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The Ohio Alliance for Public Charter Schools (OAPCS) added its own critique Friday to the reactions sparked by new report card data, finding some promising results for urban charters but generally urging families to take the data “with a grain of salt.”
Democratic policymakers and the state’s largest teachers union had likewise urged skepticism following Thursday’s second wave of report card data releases for the 2014-2015 academic year, while the Fordham Institute welcomed a bursting of the “ratings bubble.” (See The Hannah Report, 2/25/16.)
“The report cards released this week for both traditional district and charter schools are overly complex, too late to be useful and are based on constantly shifting state assessment vendors,” said Darlene Chambers, president and CEO of the alliance. “Ohio’s parents should take the recently released results with a grain of salt,” she added.
OAPCS said its analysis of about 220 brick-and-mortar charter schools in the Urban Eight large districts show good performance relative to nearby traditional district schools, specifically a greater likelihood of receiving at least a C on the Performance Index grade.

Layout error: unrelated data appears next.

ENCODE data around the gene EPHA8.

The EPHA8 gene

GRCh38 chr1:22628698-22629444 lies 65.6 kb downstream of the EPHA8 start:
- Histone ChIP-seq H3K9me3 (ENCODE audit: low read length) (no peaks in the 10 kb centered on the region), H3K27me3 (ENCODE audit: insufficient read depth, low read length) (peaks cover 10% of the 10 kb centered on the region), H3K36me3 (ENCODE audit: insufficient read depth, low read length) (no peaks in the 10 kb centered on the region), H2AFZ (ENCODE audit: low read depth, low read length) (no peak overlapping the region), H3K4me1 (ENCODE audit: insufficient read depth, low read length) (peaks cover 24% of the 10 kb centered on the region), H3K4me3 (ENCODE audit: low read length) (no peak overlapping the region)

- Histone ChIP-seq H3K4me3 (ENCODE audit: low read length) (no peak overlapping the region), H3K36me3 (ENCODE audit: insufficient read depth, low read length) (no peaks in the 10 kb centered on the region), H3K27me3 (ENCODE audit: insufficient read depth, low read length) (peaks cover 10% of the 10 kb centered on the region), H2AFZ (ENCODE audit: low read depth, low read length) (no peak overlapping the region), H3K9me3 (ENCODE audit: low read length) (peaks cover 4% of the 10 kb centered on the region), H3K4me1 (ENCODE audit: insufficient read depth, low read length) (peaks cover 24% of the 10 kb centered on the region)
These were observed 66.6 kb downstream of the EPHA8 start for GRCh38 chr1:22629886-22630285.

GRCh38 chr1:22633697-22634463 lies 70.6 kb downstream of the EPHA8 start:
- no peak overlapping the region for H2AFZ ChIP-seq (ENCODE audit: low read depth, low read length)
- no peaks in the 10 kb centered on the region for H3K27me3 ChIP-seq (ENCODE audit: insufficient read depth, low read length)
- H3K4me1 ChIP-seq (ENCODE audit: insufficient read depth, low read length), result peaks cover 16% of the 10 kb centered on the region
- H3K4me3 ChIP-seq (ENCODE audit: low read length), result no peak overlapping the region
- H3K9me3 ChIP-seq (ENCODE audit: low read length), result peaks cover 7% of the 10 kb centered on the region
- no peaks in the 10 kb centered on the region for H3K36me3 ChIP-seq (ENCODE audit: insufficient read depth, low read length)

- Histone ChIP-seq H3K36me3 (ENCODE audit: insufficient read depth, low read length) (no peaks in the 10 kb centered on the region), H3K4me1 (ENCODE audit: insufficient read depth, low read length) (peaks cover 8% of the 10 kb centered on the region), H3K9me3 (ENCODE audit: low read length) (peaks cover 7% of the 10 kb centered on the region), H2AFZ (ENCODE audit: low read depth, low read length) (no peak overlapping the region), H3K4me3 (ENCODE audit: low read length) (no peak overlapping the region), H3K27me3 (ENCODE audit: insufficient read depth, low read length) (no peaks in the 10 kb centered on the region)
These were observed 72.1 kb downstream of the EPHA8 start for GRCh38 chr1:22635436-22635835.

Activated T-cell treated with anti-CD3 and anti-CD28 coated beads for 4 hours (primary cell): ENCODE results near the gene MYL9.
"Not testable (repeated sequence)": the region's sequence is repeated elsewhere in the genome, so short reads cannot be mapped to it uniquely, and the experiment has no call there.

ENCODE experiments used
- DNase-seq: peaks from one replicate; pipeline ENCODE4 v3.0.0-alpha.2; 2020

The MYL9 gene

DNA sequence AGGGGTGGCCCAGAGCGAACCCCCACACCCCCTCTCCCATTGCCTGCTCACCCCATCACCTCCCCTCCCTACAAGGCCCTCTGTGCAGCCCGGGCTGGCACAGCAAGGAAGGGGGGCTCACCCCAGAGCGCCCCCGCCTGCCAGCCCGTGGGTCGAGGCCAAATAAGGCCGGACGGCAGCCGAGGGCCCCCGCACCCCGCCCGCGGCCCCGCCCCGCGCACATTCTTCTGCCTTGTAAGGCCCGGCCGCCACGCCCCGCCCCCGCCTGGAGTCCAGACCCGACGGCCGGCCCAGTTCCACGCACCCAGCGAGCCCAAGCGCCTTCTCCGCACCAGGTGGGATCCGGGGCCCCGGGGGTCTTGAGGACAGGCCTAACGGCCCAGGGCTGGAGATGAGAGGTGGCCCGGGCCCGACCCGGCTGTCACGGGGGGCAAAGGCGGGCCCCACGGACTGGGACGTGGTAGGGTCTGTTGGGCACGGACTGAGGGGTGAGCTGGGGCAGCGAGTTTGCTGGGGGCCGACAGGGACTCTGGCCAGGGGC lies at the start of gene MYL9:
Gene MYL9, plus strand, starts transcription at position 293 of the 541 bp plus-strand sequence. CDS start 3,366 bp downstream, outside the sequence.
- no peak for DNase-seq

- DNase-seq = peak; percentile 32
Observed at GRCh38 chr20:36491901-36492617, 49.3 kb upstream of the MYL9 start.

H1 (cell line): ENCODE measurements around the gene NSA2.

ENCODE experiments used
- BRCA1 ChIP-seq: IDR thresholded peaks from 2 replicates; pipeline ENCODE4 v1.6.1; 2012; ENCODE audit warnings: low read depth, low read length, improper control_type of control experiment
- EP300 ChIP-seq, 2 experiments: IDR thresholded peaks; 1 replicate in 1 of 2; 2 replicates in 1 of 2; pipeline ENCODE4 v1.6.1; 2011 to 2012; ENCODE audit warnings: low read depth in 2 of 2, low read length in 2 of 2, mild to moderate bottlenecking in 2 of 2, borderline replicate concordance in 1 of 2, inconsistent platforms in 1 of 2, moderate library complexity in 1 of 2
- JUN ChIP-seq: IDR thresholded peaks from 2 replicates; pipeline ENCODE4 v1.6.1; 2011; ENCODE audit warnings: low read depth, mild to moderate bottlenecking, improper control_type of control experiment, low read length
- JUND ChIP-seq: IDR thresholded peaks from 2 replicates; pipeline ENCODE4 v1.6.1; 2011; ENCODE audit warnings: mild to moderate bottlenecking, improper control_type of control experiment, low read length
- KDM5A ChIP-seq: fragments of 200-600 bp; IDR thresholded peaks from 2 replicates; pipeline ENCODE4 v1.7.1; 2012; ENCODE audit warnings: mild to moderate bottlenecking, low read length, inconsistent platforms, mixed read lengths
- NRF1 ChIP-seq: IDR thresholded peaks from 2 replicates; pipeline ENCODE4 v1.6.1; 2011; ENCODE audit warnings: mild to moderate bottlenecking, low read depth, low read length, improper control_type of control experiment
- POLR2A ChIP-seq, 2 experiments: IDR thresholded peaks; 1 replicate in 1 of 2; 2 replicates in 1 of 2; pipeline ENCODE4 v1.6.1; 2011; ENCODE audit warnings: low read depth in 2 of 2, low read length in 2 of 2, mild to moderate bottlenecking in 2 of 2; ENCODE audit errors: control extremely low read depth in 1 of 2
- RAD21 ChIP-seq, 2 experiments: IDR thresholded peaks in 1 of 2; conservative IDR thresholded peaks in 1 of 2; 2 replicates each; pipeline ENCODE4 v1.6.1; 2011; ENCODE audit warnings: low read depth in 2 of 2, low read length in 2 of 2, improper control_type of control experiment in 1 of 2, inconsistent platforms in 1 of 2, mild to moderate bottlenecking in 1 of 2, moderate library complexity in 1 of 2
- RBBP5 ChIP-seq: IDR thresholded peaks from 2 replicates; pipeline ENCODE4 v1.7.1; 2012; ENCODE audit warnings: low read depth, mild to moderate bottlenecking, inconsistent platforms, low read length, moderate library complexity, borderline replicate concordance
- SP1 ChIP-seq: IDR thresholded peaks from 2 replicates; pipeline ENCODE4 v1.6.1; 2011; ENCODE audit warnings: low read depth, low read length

“Within the context that new state test systems are continually being changed and that proficiency expectations are redefined every year, it is encouraging that the charter schools have PI scores in this range,” Chamber said.
That analysis excludes drop-out recovery and statewide online charter schools, but does include schools with blended-learning models and schools that primarily serve students with disabilities, OAPCS said.
The analysis also found urban brick-and-mortar charters “tracked close” to traditional district counterparts in their likelihood of earning at least a C on the Value-Added grade.
Among online schools, OAPCS noted the report card data show students who adapt to virtual learning and stay in a school at least two years are succeeding, as indicated by thee “high-mobility Value-Added” grades.
The alliance said it will release a “more complete” analysis of the report cards early next month.
Story originally published in The Hannah Report on February 26, 2016. Copyright 2016 Hannah News Service, Inc.